March 16, 2017 5:25 pm JST

Pertamina appoints new CEO

Indonesia's largest company ends speculation after sudden ouster of prior chief

WATARU SUZUKI, Nikkei staff writer

Elia Massa Manik ( Photo by Bobby Nugroho)

JAKARTA -- Pertamina on Thursday appointed Elia Massa Manik, the former head of state-owned plantation company Perkebunan Nusantara III, as its new CEO, ending more than a month of speculation following the sudden dismissal of the former chief of Indonesia's state-owned oil giant.

The government officially approved the appointment at a shareholders meeting on Thursday. Manik was chosen from among several candidates, with the decision involving various ministries and Indonesian President Joko Widodo. With a dominant position in domestic retail fuel sales and oil processing, Pertamina is the country's largest company by revenue and is at the core of Indonesia's energy policy.

"I will look into how to accelerate programs to support Indonesia's energy sovereignty," Manik told reporters on Thursday.

Manik has held various positions in both the private and state-owned sectors, including food giant Indofood Sukses Makmur and industrial park developer Jababeka. As the president from 2011 to 2014 of Pertamina subsidiary Elnusa, an oil and gas services company, he was credited with steering the loss-making company back to profit. Just before this latest appointment, he served as president of Perkebunan Nusantara III, a holding for several state-owned plantation companies.

Gatot Trihargo, a deputy for the state enterprise minister, said Manik's appointment was partially based on his performance while leading Perkebunan Nusantara III. "The reforms introduced [by Manik] have returned banking institutions' confidence in [the company], which results in its improved performance."

His posting is seen as a way to continue Pertamina's reform agenda while preserving its corporate culture. Manik will replace renewable energy director Yenni Andayani, who became acting CEO following the dismissal of Dwi Soetjipto in early February.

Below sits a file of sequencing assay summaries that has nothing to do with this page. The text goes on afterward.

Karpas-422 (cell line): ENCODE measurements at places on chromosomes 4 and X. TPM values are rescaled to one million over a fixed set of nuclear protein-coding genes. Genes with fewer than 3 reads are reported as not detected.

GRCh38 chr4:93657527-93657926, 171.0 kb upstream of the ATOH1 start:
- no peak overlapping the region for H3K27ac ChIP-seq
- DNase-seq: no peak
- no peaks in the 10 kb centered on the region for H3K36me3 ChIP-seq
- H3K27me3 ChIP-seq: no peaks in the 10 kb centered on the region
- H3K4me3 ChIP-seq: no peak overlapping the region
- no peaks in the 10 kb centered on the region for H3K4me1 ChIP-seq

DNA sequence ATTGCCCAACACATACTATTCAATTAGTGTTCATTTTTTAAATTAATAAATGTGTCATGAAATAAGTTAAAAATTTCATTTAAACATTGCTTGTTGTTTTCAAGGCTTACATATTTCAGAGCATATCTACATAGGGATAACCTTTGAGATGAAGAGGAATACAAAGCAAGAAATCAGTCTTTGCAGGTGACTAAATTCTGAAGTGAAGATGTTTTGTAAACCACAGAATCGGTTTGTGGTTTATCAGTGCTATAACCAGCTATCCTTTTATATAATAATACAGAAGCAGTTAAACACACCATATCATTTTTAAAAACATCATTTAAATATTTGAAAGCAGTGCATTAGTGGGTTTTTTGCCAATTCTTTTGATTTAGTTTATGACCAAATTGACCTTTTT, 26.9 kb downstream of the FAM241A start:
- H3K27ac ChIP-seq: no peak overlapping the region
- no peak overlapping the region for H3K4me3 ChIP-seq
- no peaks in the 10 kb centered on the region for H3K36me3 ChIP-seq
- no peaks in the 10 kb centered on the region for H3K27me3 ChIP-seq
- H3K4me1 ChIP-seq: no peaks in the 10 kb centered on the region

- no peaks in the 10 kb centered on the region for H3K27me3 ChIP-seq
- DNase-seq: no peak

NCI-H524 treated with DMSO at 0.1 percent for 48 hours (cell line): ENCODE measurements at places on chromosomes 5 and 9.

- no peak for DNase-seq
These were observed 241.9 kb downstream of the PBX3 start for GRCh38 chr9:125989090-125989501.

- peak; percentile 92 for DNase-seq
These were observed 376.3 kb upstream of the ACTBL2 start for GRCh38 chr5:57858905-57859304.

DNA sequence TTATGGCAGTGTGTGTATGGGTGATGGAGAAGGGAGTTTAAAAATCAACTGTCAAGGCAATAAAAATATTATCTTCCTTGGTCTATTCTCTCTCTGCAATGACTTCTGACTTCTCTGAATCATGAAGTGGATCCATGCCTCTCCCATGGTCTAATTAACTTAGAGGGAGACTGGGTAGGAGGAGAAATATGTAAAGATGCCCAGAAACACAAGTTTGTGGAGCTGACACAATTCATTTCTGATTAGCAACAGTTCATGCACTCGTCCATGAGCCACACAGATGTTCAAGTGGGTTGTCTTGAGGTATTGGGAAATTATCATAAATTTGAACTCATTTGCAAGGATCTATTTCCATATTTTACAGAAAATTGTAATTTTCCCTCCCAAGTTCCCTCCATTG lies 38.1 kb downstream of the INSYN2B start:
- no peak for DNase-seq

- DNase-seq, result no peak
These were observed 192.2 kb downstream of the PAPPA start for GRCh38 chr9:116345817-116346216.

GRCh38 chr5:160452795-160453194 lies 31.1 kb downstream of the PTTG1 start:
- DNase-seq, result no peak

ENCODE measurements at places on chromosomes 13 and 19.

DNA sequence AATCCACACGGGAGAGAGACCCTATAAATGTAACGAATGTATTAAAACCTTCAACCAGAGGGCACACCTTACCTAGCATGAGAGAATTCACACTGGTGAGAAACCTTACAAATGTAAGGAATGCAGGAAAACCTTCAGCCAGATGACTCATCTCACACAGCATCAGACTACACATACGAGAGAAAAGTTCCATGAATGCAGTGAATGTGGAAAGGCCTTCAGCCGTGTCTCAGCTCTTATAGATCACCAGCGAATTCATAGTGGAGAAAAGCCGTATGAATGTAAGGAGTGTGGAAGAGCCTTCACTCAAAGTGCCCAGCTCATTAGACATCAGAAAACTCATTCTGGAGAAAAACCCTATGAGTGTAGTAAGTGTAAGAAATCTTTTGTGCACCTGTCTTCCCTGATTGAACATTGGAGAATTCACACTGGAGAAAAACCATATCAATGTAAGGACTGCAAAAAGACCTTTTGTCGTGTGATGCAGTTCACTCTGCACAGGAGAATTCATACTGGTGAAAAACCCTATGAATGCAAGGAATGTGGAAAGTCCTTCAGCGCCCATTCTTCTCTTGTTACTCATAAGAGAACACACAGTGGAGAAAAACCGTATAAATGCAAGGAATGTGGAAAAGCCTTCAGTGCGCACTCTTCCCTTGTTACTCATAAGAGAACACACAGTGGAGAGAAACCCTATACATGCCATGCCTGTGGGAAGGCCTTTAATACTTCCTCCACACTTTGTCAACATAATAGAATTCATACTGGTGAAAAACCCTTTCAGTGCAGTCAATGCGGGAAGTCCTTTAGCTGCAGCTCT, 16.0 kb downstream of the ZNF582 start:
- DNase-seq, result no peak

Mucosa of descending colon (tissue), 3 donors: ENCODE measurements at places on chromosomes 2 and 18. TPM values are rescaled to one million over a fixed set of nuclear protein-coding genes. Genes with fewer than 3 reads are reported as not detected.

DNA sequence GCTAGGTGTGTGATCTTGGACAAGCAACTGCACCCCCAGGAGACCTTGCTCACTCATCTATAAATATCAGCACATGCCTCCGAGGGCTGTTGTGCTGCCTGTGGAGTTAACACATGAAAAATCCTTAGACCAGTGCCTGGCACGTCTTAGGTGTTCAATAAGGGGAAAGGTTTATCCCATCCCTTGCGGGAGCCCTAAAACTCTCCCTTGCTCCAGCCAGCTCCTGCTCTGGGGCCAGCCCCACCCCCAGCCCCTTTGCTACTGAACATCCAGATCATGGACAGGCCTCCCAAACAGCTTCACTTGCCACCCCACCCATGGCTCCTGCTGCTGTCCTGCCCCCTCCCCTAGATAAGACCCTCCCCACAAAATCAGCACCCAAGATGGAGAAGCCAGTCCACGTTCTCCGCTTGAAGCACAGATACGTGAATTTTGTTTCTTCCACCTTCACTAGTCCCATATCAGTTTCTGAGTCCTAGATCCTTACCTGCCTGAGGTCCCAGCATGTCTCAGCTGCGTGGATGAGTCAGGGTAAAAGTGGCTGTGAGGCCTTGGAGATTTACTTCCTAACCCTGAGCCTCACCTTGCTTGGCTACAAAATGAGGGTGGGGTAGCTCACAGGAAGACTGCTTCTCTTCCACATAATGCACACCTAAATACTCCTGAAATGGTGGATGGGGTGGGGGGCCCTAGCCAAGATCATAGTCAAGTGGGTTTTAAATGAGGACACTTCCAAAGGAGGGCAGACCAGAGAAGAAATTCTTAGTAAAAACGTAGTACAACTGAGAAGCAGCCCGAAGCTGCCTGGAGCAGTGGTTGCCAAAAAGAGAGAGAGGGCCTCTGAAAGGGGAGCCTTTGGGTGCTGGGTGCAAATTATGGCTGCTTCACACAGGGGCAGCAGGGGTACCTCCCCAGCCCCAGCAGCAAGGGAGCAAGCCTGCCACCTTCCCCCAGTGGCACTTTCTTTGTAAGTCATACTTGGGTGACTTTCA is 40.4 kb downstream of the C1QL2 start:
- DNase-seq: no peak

Soetjipto, appointed shortly after Widodo took office in October 2014, had a reputation for being clean and reform-minded. But his fraught relationship with the deputy CEO, a position that was newly established in October, led to dysfunctional management, according to the state-owned enterprises ministry. The deputy, Ahmad Bambang, was also dismissed, and the position was abolished.

Manik said he will push for better transparency in Pertamina to prevent similar incidents in the future.

"I will make improvements and conduct reforms in Pertamina ... One of the key solutions is transparency, including among the directors. We will make Pertamina more transparent in running its business."

The management shake-up highlights the challenges of carrying out Widodo's energy sector reforms, which he began by scrapping gasoline subsidies from 2015.

Since becoming a net oil importer in the early 2000s, Indonesia has seen oil imports increase as domestic refining capacity is unable to meet rising domestic demand for fuel. Pertamina recently agreed to jointly invest $6 billion with Saudi Aramco to upgrade the former's refinery in Central Java. With a plan to more than double its refining capacity to 2.3 million barrels per day by 2025, the new chief will be tasked with finding partners that can invest in large refinery projects at a time when a long slide in oil prices has dented investor appetite.

Nikkei staff writers Bobby Nugroho and Erwida Maulia contributed to this story

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